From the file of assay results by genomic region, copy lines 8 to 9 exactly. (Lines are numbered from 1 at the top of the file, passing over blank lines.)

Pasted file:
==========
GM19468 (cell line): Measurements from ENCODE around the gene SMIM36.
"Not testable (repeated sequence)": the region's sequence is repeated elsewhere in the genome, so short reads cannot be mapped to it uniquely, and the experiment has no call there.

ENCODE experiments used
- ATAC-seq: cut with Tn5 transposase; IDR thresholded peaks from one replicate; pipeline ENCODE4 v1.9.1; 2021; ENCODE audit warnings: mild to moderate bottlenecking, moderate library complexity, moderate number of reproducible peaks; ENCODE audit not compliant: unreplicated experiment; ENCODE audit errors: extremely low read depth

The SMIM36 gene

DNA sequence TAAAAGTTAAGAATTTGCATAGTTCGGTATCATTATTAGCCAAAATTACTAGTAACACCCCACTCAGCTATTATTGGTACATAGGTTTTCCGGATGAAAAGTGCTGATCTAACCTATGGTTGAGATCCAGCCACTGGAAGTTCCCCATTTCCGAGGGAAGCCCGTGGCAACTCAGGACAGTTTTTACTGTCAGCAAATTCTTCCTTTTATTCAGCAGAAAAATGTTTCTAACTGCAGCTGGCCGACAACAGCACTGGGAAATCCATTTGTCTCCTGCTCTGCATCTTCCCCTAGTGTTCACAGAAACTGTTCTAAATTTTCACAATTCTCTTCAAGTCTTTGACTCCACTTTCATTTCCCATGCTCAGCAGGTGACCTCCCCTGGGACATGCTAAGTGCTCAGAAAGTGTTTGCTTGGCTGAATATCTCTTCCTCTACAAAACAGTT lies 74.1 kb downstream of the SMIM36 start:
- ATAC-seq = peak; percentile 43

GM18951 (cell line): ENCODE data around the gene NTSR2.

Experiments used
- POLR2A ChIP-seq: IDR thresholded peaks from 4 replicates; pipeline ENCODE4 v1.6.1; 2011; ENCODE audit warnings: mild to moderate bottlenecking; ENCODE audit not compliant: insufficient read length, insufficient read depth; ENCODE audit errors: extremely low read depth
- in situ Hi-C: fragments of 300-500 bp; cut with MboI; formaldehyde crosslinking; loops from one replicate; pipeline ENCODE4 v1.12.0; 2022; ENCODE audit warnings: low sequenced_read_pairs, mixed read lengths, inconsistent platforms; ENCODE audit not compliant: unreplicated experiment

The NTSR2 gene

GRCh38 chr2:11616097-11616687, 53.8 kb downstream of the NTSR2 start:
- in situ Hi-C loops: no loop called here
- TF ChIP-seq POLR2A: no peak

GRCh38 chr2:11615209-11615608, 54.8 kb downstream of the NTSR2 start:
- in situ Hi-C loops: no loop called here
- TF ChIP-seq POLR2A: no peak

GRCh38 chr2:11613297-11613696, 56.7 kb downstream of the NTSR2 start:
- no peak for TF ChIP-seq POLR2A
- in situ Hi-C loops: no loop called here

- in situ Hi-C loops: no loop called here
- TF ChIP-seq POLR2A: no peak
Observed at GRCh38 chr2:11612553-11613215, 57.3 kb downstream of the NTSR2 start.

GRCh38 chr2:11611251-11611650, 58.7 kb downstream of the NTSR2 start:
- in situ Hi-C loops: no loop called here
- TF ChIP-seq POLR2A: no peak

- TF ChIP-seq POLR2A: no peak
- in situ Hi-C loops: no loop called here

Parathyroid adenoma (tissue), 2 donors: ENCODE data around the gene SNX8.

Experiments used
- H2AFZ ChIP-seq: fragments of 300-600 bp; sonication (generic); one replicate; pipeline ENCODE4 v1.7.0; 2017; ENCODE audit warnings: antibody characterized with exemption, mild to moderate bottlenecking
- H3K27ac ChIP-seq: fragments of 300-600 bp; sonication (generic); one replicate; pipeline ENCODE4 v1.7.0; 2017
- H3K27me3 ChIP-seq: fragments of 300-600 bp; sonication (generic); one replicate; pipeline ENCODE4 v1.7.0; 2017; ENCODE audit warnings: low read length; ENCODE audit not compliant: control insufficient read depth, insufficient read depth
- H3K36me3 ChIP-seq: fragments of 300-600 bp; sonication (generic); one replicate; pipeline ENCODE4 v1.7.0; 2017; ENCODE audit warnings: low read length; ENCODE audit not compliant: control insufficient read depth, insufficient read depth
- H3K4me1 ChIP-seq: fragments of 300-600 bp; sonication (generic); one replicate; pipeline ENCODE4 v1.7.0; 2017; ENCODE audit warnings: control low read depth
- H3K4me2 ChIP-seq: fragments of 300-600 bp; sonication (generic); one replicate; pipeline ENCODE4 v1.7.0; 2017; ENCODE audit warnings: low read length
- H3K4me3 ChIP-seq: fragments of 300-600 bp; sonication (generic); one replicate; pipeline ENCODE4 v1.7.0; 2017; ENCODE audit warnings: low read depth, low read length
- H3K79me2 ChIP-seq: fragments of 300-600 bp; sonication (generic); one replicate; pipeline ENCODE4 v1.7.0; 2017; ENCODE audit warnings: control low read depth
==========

GM18951 (cell line): ENCODE data around the gene NTSR2.

Experiments used